Finally, the research taken together demonstrates that tidy success metrics may always be elusive, and it is wise to face the complexity in these scenarios head on. As practitioners know already, the problems are often even more complicated and challenging than they seem and there are no easy answers. The issue goes beyond complexity as well. Peacebuilding efforts must also weigh difficult tradeoffs, for example the time and care needed to prepare an effective justice mechanism, versus the timeliness of justice. Far more research is needed to understand these problems better, but for now, the findings that were presented at this conference helped highlight the benefits of a widened analytic lens and showcased that there is a generation of rising scholars very much up to the task.
By S. Ra’phael Davis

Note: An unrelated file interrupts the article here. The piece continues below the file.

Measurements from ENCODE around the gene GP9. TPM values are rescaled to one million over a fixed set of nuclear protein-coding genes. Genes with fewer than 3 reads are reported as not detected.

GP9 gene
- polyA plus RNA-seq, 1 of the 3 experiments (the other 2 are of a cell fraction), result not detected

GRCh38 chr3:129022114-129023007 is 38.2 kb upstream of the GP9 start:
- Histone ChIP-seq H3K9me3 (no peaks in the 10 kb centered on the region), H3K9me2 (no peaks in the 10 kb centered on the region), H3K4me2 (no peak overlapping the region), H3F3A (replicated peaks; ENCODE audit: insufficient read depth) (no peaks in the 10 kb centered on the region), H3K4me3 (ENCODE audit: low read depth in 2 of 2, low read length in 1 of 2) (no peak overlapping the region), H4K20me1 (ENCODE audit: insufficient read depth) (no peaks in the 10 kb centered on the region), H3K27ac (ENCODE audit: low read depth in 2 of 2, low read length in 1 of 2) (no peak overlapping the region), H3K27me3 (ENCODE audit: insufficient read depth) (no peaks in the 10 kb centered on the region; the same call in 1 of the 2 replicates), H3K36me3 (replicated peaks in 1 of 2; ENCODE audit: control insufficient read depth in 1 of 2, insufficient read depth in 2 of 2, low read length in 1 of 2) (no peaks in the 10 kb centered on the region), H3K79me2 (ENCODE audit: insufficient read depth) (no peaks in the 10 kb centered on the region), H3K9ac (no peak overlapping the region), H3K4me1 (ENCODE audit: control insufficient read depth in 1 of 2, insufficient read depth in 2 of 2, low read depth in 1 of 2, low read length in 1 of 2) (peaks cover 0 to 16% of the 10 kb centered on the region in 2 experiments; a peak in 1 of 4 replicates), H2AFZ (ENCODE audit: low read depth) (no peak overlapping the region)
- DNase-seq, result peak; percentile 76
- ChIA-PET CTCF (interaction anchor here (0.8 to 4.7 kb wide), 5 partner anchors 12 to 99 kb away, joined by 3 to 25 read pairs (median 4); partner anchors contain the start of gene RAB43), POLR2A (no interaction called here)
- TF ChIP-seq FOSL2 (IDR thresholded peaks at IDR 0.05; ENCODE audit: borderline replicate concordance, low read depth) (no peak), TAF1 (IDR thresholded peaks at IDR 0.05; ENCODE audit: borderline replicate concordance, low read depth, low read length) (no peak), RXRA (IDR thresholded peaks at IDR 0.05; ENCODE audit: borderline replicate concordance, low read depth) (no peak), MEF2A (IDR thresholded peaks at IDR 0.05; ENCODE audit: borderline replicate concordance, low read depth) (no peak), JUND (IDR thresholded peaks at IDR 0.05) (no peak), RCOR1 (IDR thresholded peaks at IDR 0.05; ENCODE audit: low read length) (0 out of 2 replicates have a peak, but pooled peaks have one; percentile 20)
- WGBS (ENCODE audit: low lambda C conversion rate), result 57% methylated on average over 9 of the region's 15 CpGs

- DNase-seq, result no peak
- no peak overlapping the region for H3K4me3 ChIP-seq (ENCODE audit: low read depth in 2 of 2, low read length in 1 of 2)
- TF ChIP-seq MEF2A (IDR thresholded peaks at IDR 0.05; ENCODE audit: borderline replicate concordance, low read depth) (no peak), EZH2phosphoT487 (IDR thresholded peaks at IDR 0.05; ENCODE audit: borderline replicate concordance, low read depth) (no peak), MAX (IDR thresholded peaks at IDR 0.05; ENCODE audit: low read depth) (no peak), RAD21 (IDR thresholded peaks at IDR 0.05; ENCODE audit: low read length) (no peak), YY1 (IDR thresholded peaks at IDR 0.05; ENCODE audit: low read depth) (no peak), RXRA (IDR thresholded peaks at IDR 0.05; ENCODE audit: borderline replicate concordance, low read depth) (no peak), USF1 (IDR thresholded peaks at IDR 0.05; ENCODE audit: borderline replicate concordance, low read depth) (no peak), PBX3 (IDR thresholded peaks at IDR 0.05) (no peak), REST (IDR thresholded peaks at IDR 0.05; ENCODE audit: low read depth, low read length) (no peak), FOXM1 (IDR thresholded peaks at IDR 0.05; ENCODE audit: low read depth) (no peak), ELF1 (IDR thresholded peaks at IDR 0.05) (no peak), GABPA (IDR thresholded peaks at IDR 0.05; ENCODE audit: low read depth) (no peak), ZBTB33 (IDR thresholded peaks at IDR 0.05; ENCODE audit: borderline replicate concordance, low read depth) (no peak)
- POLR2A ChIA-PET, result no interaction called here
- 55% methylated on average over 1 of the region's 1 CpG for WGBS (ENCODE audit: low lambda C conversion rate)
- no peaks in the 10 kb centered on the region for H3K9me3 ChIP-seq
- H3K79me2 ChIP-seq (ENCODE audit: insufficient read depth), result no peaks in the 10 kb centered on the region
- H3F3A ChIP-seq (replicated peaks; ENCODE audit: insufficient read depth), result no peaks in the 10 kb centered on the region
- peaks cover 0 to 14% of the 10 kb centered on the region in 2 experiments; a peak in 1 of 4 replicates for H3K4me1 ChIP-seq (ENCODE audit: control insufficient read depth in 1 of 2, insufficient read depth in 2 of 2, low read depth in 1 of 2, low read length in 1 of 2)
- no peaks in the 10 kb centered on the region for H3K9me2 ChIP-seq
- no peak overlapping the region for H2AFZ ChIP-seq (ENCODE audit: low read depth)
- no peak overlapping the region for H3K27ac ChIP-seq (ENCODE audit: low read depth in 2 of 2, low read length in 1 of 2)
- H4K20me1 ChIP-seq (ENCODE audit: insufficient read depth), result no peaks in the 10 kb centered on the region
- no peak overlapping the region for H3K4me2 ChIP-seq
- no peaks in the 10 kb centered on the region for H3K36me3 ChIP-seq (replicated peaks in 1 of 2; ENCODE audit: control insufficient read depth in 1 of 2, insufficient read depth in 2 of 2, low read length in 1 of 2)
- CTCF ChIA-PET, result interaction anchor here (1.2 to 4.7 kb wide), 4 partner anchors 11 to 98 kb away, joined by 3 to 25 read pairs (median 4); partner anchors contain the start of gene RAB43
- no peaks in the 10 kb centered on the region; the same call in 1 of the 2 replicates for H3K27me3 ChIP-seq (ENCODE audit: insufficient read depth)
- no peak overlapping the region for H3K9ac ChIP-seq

How do societies deal with the memory of violence? And when are these attempts to ‘remember’ implemented? Dr. Zvobgo presented her team’s work on a typology of memorialization in transitional justice, arguing that while the complexity of remembrance is case-specific, we can better theorize about the phenomenon in its individual parts. The type of memory project might elicit different political responses from citizens and their governments. There are projects with the intent of creating new memory as well as those vying for removal of the old. There are projects to deal with specific incidents and others to deal with overall patterns. Additionally, location of the memory project and the medium through which it is established may matter. They find support for the hypothesis that recommendations for memorializing individuals are less likely to be carried out than for memorializing groups.